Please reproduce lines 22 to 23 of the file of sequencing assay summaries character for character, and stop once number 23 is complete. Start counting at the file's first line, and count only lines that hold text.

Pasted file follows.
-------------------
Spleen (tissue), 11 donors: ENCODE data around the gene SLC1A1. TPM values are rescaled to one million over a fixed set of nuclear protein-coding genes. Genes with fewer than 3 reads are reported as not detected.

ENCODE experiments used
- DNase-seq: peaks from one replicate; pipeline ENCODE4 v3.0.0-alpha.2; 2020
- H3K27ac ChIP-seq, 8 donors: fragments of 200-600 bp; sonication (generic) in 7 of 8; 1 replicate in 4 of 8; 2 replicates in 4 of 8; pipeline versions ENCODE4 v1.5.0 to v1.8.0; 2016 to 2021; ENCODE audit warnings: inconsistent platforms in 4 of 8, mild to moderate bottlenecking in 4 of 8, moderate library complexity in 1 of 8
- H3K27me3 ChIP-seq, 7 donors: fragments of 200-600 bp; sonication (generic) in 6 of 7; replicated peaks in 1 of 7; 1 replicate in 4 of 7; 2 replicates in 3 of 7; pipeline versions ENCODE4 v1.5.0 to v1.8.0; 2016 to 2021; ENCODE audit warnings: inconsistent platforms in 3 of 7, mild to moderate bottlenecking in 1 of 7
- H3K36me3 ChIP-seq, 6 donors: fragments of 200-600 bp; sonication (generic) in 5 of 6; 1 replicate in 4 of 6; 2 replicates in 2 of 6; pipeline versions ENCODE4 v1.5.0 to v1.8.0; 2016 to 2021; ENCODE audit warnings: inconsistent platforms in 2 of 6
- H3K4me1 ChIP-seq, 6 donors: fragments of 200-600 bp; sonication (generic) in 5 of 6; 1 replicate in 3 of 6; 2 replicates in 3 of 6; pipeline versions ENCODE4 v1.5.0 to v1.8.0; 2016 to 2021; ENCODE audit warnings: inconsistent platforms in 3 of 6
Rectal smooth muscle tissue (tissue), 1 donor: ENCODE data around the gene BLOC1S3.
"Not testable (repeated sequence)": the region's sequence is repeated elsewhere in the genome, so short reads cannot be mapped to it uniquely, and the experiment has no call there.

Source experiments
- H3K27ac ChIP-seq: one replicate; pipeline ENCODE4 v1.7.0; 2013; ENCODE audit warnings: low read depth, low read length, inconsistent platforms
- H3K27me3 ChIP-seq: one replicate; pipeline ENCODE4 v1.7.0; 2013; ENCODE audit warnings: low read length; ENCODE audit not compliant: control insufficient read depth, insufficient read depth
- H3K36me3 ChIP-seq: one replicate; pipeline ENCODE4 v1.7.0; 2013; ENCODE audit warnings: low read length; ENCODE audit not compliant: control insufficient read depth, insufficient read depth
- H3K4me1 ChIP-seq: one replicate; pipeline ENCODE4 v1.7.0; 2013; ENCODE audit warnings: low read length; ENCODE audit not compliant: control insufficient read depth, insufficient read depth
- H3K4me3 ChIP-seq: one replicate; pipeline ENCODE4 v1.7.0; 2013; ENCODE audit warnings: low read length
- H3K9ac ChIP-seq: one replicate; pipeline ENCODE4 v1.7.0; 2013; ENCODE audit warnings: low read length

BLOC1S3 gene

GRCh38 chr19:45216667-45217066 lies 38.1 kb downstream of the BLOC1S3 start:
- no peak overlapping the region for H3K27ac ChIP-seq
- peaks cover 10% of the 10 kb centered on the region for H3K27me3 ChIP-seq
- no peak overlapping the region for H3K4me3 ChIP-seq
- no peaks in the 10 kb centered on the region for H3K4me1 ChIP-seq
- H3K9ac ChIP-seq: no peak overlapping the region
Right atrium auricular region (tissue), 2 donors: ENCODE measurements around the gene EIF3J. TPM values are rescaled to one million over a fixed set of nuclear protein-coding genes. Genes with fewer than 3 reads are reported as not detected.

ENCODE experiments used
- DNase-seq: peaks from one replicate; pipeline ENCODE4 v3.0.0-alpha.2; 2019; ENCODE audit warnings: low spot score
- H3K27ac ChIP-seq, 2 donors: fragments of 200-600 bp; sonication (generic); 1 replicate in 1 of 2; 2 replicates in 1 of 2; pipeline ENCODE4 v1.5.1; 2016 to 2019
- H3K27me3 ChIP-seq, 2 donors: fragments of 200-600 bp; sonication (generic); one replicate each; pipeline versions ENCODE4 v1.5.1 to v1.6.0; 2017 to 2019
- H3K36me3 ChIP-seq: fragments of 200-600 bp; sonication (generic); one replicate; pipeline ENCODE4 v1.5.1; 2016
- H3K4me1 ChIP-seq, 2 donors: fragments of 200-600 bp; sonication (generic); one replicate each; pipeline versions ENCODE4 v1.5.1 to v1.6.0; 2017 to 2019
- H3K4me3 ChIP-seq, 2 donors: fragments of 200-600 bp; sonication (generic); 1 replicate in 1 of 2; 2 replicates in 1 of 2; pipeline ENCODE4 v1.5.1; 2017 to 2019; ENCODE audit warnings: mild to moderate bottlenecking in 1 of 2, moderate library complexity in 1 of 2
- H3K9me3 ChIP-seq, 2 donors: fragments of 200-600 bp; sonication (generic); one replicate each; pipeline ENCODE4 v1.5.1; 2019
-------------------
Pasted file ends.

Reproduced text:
- no peaks in the 10 kb centered on the region for H3K4me1 ChIP-seq
- H3K9ac ChIP-seq: no peak overlapping the region